Alphabet’s Google’s Android phones on Tuesday started detecting earthquakes around the world to provide data that could eventually give billions of users precious seconds of warning of a tremor nearby, with an alerting feature first rolling out in California.
Japan, Mexico, and California already use land-based sensors to generate warnings, aiming to cut injuries and property damage by giving people further away from the epicenter of an earthquake second to protect themselves before the shaking starts.
If Google’s approaches for detecting and alerting prove effective, warnings would reach more people, including for the first time Indonesia and other developing countries with few traditional sensors.
Seismology experts consulted by Google said turning smartphones into mini-seismographs marked a major advancement, despite the inevitably of erroneous alerts from a work in progress, and the reliance on a private company’s algorithms for public safety. More than 2.5 billion devices, including some tablets, run Google’s Android operating system.
“We are on a path to delivering earthquake alerts wherever there are smartphones,” said Richard Allen, director of the University of California Berkeley’s seismological lab and visiting faculty at Google over the last year.
Google’s program emerged from a week-long session 4-1/2 years ago to test whether the accelerometers in phones could detect car crashes, earthquakes and tornadoes, said principal software engineer Marc Stogaitis.
Accelerometers - sensors that measure direction and force of motion - are mainly used to determine whether a user is holding a phone in landscape or portrait mode.
The company studied historical accelerometer readings during earthquakes and found they could give some users up to a minute of notice.
Android phones can currently separate earthquakes from vibrations caused by thunder or the device dropping only when the device is charging, stationary, and have user permission to share data with Google.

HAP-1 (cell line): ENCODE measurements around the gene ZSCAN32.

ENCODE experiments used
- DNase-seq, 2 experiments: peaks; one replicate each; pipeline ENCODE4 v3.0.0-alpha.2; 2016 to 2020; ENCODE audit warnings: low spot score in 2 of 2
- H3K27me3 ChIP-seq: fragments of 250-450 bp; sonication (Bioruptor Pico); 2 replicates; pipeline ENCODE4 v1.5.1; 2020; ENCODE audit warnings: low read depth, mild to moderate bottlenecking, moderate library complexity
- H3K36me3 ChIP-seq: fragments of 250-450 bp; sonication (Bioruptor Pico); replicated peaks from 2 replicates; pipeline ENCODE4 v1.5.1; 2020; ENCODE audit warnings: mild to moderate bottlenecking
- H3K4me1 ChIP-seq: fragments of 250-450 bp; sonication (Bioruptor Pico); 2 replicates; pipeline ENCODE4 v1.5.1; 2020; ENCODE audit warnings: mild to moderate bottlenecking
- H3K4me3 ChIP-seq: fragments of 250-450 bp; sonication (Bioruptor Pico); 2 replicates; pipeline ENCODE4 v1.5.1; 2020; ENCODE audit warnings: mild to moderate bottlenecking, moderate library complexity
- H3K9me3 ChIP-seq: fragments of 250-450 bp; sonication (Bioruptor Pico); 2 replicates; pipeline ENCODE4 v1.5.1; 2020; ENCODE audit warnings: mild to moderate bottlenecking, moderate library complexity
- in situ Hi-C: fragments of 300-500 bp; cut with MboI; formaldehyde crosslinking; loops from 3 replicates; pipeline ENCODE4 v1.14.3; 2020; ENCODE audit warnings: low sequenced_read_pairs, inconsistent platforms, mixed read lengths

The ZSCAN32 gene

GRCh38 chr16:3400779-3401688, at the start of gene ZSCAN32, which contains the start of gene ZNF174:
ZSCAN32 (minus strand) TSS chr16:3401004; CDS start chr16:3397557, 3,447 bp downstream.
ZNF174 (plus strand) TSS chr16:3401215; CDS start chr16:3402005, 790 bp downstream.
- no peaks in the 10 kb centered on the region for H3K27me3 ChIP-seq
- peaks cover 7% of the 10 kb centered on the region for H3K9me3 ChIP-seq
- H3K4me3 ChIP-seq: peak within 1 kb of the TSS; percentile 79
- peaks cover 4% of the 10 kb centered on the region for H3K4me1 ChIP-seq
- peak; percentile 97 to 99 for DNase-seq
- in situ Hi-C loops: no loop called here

If phones detect an earthquake, they send their city-level location to Google, which can triangulate the epicenter and estimate the magnitude with as few as several hundred reports, said Stogaitis.
The system will not work in regions including China where Google’s Play Services software is blocked.
Google expects to issue its first alerts based on accelerometer readings next year. It also plans to feed alerts for free to businesses that want to automatically shut off elevators, gas lines, and other systems before the shaking starts.
To test its alerting abilities, Google is drawing in California from traditional government seismograph readings to alert Android users about earthquakes, similar to notifications about kidnappings or flooding.
People expected to experience strong shaking would hear a loud dinging and see full-screen advisement to drop, cover and hold on, Stogaitis said.
Those further away would get a smaller notification designed not to stir them from their sleep, while people too close to be warned will get information about post-quake safety, such as checking gas valves.
Alerts will trigger earthquakes magnitude 4.5 or greater, and no app download is necessary.
MyShake, an app launched by Allen’s Berkeley lab last year to provide Californians warnings and let them report damage, has drawn 1 million downloads.
Stogaitis also said Google has not discussed its plans with Apple, whose competitor to Android comprises half the market in countries including the United States.
Apple was not immediately available for comment.
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